Detectives find the suitcase left at the train station cloakroom, but all hopes of revealing the Somerton Man’s identity are dashed when they discover his luggage had been tampered with. With the exception of three items labeled “T. KEANE” or “KEAN,” the killer removed all the labels from the Somerton Man’s clothing and all other self-identifying possessions.
The name sends detectives Leane and Brown on a wild goose chase. They discuss the likelihood that the killer planted the name to throw them off the trail. Fresh out of leads and new ideas, the coroner on the case asks John Cleland, a Professor of Pathology at the University of Adelaide, to reexamine the body to see if he can find something others missed.
John Cleland finds a tiny scrap of paper hidden inside the fob pocket of the Somerton Man’s trousers. On it are printed two words: “Taman Shud.” The phrase is Persian, a contraction of “Tamain Shudan,” and translates to “It is ended” or “The End.”
A reporter named Frank Kennedy calls Detective Brown to tell him about The Rubaiyat of Omar Khayyam, a popular book of eleventh century poems loosely translated and arranged by Edward Fitzgerald, whose last two words are “Tamam Shud.” Detectives Leane and Brown start a country-wide search for the copy of the book “Tamam Shud” had been cut from.
On July 23rd, a man delivers the book to the police and, to protect his identity, they give him the pseudonym Ronald Francis. Ronald tells Detective Leane that he and his brother-in-law found the book laying on the backseat of his unlocked car near Somerton Beach on November 30th.
Detective Leane examines the book with a magnifying glass and finds a strange series of capital letters handwritten on the back cover. When looking at the code under ultraviolet light, a sequence of letters divided into five lines is revealed. Detectives Leane and Brown send the code to the army and naval intelligence, but when neither can break the code, it’s released to the public in hopes a civilian can solve it.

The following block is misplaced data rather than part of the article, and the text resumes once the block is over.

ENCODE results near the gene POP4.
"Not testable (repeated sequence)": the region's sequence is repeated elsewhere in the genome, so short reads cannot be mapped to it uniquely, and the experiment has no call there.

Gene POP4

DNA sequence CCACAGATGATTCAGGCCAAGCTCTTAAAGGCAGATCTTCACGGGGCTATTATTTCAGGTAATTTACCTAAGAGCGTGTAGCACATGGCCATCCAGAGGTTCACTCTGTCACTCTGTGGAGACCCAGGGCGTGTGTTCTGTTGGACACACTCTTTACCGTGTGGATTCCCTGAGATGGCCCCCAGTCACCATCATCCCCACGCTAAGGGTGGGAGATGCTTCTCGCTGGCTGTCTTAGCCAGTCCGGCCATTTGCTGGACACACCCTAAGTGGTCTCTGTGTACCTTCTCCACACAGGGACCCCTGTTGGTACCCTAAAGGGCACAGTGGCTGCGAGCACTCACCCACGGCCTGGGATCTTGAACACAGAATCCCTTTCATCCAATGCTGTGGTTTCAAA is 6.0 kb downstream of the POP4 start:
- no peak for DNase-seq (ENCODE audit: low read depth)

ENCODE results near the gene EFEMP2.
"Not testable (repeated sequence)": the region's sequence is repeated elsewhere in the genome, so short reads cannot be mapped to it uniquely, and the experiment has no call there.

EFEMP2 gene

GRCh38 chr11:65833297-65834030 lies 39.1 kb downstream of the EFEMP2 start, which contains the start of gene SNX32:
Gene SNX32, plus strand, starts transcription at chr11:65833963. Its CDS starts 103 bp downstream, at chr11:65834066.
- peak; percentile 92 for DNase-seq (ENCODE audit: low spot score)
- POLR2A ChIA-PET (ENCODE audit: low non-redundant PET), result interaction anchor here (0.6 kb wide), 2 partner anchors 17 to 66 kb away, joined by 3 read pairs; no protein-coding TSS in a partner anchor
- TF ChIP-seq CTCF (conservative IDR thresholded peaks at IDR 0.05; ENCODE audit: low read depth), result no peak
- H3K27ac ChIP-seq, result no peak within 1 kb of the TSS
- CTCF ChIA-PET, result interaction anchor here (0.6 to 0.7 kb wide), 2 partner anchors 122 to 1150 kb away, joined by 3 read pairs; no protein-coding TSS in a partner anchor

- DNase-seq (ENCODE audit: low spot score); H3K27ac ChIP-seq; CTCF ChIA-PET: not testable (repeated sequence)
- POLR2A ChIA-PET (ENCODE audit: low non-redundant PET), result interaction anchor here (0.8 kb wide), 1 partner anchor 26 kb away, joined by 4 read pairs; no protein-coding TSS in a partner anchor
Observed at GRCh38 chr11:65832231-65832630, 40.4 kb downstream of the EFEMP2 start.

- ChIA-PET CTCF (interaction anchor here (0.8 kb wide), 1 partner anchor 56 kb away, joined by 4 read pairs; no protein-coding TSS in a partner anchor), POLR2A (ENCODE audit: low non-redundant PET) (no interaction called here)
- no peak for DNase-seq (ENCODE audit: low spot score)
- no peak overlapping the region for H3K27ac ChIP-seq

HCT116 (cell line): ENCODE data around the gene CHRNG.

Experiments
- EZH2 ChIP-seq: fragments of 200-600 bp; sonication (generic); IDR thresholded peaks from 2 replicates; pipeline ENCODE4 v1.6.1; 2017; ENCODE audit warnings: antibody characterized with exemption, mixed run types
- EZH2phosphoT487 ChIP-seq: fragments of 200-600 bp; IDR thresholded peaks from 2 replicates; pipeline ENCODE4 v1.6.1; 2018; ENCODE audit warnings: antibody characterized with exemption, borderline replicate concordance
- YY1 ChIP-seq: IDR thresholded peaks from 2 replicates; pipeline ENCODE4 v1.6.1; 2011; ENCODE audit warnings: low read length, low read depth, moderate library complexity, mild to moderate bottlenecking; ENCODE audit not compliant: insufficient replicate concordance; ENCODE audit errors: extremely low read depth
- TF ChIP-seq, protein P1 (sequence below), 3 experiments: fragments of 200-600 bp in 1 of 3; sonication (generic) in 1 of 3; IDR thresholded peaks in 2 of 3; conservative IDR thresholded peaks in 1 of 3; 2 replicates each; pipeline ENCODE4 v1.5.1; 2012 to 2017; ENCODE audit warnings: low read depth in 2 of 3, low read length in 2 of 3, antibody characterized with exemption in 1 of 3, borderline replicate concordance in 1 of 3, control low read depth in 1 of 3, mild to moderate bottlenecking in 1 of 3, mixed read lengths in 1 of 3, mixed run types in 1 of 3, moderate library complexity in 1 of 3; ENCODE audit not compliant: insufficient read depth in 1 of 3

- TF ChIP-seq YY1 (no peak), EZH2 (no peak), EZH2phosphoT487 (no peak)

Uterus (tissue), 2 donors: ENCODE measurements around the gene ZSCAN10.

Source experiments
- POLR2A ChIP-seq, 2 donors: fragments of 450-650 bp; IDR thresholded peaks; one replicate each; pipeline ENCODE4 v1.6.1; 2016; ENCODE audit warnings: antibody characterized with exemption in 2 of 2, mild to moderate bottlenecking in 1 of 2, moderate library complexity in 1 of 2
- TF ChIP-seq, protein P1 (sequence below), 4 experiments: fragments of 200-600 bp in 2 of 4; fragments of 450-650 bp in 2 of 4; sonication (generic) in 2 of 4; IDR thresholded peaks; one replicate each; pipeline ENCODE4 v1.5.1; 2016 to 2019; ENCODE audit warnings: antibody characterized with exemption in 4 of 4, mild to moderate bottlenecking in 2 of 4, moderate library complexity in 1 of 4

In addition to a secret code, Detective Leane also finds a phone number. He dials the number and Jestyn answers. She’s suspicious at first but then agrees to meet with him. When asked, Jestyn tells him that she had a copy of The Rubaiyat of Omar Khayyam that she gave to a friend named Alfred Boxall.
Upon request, she visits the office of Paul Francis Lawson to identify the Somerton Man by the plaster mold he made of him before his body was buried. Paul pulls back the cover and Jestyn gasps. Staring at her feet, she tells Paul that she is unsure whether the bust resembles Alfred Boxall and swears he was the only man she ever gave a copy of the book to. The police find the real Alfred Boxall very much alive the next day.
Alfred Boxall’s copy of The Rubaiyat of Omar Khayyam has “Jestyn” signed on the front with a verse from the collection. Jestyn appears to have had relationships with both Alfred and the Somerton Man. Interviews with Alfred Boxall and Jestyn’s daughter in later years reveals that both were spies. Was espionage their connection to the Somerton Man? Or a love triangle?
For more on this case, stay tuned for next week’s episode of Unsolved Murders: True Crime Stories.